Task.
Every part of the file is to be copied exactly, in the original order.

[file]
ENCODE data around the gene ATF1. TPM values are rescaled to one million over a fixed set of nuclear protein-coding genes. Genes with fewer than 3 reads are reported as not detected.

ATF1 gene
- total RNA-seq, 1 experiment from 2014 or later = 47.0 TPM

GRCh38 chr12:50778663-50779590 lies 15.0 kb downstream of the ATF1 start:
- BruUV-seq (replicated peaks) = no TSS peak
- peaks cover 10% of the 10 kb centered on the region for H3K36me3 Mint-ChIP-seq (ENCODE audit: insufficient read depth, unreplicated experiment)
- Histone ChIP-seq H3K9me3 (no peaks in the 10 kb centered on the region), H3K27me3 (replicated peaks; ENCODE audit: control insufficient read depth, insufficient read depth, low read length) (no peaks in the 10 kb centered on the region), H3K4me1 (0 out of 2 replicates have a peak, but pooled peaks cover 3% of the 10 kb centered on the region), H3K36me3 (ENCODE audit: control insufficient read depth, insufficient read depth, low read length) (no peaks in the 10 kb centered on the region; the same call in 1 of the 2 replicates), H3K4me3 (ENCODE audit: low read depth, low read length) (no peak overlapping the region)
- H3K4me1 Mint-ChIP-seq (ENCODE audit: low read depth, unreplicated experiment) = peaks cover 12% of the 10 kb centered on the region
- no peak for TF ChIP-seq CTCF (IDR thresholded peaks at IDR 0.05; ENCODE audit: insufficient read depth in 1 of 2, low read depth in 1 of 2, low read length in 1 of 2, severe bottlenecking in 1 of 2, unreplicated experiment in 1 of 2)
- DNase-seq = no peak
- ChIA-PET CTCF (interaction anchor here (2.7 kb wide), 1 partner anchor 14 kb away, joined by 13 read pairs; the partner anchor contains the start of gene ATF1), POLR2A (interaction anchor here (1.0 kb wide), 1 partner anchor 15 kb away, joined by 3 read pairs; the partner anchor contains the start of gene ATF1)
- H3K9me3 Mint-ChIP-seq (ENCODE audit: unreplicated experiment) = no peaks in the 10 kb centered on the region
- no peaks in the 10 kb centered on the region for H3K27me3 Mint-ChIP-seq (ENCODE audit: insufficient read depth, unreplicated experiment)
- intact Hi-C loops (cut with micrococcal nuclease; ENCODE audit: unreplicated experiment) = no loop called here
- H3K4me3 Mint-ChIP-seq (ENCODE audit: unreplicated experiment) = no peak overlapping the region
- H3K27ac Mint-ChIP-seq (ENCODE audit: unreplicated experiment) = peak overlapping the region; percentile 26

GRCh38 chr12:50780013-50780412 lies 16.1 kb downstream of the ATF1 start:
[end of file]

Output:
ENCODE data around the gene ATF1. TPM values are rescaled to one million over a fixed set of nuclear protein-coding genes. Genes with fewer than 3 reads are reported as not detected.

ATF1 gene
- total RNA-seq, 1 experiment from 2014 or later = 47.0 TPM

GRCh38 chr12:50778663-50779590 lies 15.0 kb downstream of the ATF1 start:
- BruUV-seq (replicated peaks) = no TSS peak
- peaks cover 10% of the 10 kb centered on the region for H3K36me3 Mint-ChIP-seq (ENCODE audit: insufficient read depth, unreplicated experiment)
- Histone ChIP-seq H3K9me3 (no peaks in the 10 kb centered on the region), H3K27me3 (replicated peaks; ENCODE audit: control insufficient read depth, insufficient read depth, low read length) (no peaks in the 10 kb centered on the region), H3K4me1 (0 out of 2 replicates have a peak, but pooled peaks cover 3% of the 10 kb centered on the region), H3K36me3 (ENCODE audit: control insufficient read depth, insufficient read depth, low read length) (no peaks in the 10 kb centered on the region; the same call in 1 of the 2 replicates), H3K4me3 (ENCODE audit: low read depth, low read length) (no peak overlapping the region)
- H3K4me1 Mint-ChIP-seq (ENCODE audit: low read depth, unreplicated experiment) = peaks cover 12% of the 10 kb centered on the region
- no peak for TF ChIP-seq CTCF (IDR thresholded peaks at IDR 0.05; ENCODE audit: insufficient read depth in 1 of 2, low read depth in 1 of 2, low read length in 1 of 2, severe bottlenecking in 1 of 2, unreplicated experiment in 1 of 2)
- DNase-seq = no peak
- ChIA-PET CTCF (interaction anchor here (2.7 kb wide), 1 partner anchor 14 kb away, joined by 13 read pairs; the partner anchor contains the start of gene ATF1), POLR2A (interaction anchor here (1.0 kb wide), 1 partner anchor 15 kb away, joined by 3 read pairs; the partner anchor contains the start of gene ATF1)
- H3K9me3 Mint-ChIP-seq (ENCODE audit: unreplicated experiment) = no peaks in the 10 kb centered on the region
- no peaks in the 10 kb centered on the region for H3K27me3 Mint-ChIP-seq (ENCODE audit: insufficient read depth, unreplicated experiment)
- intact Hi-C loops (cut with micrococcal nuclease; ENCODE audit: unreplicated experiment) = no loop called here
- H3K4me3 Mint-ChIP-seq (ENCODE audit: unreplicated experiment) = no peak overlapping the region
- H3K27ac Mint-ChIP-seq (ENCODE audit: unreplicated experiment) = peak overlapping the region; percentile 26

GRCh38 chr12:50780013-50780412 lies 16.1 kb downstream of the ATF1 start: